A few months ago, one of my friends became visibly upset. When I asked her why, she said that her parents hadn’t responded to her in four hours, and she was beginning to worry. At first, I wanted to laugh because it seemed like something so minuscule, something I would never think to worry about. But then it made me realize how I barely contact my parents and how they always contact me. The other day, my mom simply sent me a heart emoji, without me prompting her to do so. Sometimes she will just say “what’s up?” at a random time. She wants me to know she is thinking about me.
This past week, many students returned to campus after exciting travels over Intersession. When planning a trip, most people consider budget, location, and the people joining them. One thing, however, is often left off of the list: tourism’s impact on the environment and local communities. Though they may not find it glamorous or exciting to think about, students should attempt to travel sustainably in the various breaks that allow for that opportunity. The effects of not doing so are critically detrimental.
If you google “advice for college students,” many of the resulting articles will suggest that you “try new things.” For example, a Huffington Post article titled “The Only College Advice You’ll Ever Need” advises, “Don’t be afraid to go out of your comfort zone.” Many writers expound on the benefits of being adventurous during college. Most people scoff at this overplayed cliché. While the recommendation may lack originality, I find it valuable.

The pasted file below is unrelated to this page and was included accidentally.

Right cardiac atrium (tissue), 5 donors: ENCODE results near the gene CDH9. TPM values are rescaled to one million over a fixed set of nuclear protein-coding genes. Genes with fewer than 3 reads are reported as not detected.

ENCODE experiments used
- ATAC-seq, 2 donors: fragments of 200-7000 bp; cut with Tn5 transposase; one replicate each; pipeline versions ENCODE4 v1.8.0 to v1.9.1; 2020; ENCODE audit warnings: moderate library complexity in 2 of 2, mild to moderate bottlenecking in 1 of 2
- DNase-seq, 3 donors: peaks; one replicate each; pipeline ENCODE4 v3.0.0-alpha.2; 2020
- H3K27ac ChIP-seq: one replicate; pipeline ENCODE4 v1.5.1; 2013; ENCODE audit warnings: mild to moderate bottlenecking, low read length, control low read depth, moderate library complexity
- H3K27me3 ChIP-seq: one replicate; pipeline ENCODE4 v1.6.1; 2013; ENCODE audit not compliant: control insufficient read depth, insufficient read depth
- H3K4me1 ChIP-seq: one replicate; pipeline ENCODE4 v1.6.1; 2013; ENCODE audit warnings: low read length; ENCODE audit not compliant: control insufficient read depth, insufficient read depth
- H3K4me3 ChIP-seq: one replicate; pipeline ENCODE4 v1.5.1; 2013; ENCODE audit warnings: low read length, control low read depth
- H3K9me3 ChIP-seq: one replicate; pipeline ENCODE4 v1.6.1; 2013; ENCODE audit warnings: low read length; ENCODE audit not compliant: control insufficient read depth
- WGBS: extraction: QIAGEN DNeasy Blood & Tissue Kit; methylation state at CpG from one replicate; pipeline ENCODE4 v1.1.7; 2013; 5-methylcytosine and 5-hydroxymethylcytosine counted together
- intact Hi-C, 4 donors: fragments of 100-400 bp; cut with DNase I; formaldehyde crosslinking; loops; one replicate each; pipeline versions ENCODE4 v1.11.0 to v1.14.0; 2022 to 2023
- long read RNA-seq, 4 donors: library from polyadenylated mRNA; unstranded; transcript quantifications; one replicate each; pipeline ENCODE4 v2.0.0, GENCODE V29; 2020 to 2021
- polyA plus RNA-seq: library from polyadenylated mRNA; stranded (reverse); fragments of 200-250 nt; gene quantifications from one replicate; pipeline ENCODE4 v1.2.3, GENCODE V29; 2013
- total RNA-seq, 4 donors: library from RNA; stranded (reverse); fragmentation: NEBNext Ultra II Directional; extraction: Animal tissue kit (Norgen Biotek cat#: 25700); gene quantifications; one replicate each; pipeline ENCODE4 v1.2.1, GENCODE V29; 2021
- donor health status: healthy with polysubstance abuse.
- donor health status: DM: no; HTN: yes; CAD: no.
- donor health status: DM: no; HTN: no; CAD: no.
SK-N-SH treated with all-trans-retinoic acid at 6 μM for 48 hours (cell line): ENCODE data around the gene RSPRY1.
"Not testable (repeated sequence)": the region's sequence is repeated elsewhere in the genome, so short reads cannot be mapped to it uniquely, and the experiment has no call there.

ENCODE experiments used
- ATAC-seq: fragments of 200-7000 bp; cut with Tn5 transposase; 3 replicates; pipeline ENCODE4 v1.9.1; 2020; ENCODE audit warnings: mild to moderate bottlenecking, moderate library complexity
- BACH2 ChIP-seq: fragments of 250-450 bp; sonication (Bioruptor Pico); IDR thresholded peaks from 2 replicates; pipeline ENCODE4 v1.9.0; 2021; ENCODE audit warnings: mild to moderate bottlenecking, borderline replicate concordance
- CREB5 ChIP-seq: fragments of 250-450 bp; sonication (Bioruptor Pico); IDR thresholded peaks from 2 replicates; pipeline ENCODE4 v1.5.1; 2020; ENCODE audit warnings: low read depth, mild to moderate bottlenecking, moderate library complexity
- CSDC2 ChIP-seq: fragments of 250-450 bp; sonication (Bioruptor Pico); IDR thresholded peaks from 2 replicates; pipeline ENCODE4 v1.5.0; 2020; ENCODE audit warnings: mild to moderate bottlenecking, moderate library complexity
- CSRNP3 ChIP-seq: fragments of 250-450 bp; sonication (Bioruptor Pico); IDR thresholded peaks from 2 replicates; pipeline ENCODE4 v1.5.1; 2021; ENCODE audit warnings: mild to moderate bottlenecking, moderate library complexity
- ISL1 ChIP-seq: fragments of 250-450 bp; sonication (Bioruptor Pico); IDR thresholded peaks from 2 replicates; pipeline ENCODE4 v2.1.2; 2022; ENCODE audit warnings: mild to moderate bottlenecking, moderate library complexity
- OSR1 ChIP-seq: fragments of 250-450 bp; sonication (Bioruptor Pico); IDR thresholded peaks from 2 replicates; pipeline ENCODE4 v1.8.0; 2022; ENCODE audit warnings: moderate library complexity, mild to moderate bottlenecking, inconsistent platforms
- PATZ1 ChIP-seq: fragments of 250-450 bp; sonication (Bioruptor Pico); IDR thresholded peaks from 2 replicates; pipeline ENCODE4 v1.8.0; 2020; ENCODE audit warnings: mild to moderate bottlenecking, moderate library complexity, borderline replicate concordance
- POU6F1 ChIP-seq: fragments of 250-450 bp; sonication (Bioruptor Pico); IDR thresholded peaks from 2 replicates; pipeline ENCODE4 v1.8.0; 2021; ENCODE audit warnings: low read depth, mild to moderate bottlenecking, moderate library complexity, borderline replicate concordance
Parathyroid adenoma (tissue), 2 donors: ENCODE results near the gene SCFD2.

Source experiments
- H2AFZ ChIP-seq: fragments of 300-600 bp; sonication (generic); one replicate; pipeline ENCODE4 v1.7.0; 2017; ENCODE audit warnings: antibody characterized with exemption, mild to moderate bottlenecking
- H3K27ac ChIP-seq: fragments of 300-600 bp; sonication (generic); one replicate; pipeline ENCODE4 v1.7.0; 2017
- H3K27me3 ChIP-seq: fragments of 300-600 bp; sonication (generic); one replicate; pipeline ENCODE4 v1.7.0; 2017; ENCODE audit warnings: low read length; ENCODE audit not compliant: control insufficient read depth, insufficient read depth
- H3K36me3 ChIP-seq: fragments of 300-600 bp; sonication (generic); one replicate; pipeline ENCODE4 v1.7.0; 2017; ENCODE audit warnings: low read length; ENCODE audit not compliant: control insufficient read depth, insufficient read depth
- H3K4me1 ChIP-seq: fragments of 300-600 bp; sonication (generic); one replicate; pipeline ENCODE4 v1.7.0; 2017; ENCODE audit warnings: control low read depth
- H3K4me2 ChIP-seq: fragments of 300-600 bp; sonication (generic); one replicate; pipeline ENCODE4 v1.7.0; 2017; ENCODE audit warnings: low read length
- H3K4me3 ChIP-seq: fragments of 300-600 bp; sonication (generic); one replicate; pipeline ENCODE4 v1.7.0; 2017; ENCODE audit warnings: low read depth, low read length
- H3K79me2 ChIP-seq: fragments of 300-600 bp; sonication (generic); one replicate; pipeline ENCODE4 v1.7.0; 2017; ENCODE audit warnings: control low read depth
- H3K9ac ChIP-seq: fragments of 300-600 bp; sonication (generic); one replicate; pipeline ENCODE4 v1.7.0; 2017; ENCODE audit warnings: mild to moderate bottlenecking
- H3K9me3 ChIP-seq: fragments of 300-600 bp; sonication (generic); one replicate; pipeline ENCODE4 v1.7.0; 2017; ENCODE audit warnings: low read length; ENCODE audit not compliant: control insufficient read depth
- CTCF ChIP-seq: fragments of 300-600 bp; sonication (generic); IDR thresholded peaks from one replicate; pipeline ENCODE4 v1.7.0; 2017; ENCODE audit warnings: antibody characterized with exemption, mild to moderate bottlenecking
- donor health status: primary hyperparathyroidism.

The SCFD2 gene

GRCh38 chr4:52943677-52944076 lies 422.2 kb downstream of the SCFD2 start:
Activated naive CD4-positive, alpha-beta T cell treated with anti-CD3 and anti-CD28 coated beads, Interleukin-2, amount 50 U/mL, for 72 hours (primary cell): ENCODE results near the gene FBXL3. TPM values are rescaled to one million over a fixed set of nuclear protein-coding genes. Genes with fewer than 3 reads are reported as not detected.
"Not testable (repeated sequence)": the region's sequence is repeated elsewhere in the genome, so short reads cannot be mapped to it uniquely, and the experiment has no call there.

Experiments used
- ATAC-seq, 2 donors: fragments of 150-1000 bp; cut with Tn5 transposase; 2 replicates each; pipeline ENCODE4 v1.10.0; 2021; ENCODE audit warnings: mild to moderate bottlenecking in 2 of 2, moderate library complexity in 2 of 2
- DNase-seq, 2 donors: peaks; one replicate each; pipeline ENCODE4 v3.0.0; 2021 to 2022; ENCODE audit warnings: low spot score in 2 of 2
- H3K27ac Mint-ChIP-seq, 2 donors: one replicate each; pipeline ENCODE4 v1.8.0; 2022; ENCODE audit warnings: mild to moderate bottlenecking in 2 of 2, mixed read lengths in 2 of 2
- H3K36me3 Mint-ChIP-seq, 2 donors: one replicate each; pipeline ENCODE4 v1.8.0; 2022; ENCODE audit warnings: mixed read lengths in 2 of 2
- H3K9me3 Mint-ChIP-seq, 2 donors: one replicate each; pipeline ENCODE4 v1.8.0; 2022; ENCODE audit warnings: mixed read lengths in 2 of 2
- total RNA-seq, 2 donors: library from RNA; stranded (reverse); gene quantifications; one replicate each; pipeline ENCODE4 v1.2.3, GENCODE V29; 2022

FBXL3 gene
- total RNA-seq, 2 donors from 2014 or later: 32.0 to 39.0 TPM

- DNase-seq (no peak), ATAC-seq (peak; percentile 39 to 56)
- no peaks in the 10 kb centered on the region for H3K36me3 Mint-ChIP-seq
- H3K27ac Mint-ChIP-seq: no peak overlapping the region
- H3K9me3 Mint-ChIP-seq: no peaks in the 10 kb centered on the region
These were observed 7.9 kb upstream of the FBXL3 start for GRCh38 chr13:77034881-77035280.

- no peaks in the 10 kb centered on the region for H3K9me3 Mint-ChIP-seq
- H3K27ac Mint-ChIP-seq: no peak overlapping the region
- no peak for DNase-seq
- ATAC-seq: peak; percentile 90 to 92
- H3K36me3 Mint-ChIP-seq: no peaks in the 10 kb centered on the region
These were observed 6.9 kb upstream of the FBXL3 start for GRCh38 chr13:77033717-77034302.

Princeton students are arguably obsessed with planning. There are a myriad of advisers assigned to students from the moment they step on campus, with additional optional advisers as their career paths emerge. There are academic advisers, advisers within majors, and advisors for junior papers and senior theses, advisers for the pre-med and pre-law tracks, as well as advisers for Career Services. It seems that every possible life plan has a corresponding point of guidance available on campus. Security and advice abound for future-obsessed Princeton students.
Sometimes the only reason I can finish an assignment is by knowing I get to read a book when I’m done. The realization that I can spend time with friends after completing an essay or problem set is motivation enough to finish the job. After a long day (or perhaps just several long hours) of doing homework or paid work, it’s critically important for me to relax — be it by watching a movie or going for a walk — so much so that I’ve proactively built this time into my schedule.
We are in the middle of winter, and it is no secret that the University is hesitant to cancel class during dangerous weather.
Just a week ago, New Jersey’s very own Cory Booker announced his bid for the presidency with an energetic video titled “We Will Rise.” And he is not the only one — as 2020 approaches, many other Democratic candidates are also gunning for an opportunity to challenge Trump in the next presidential election.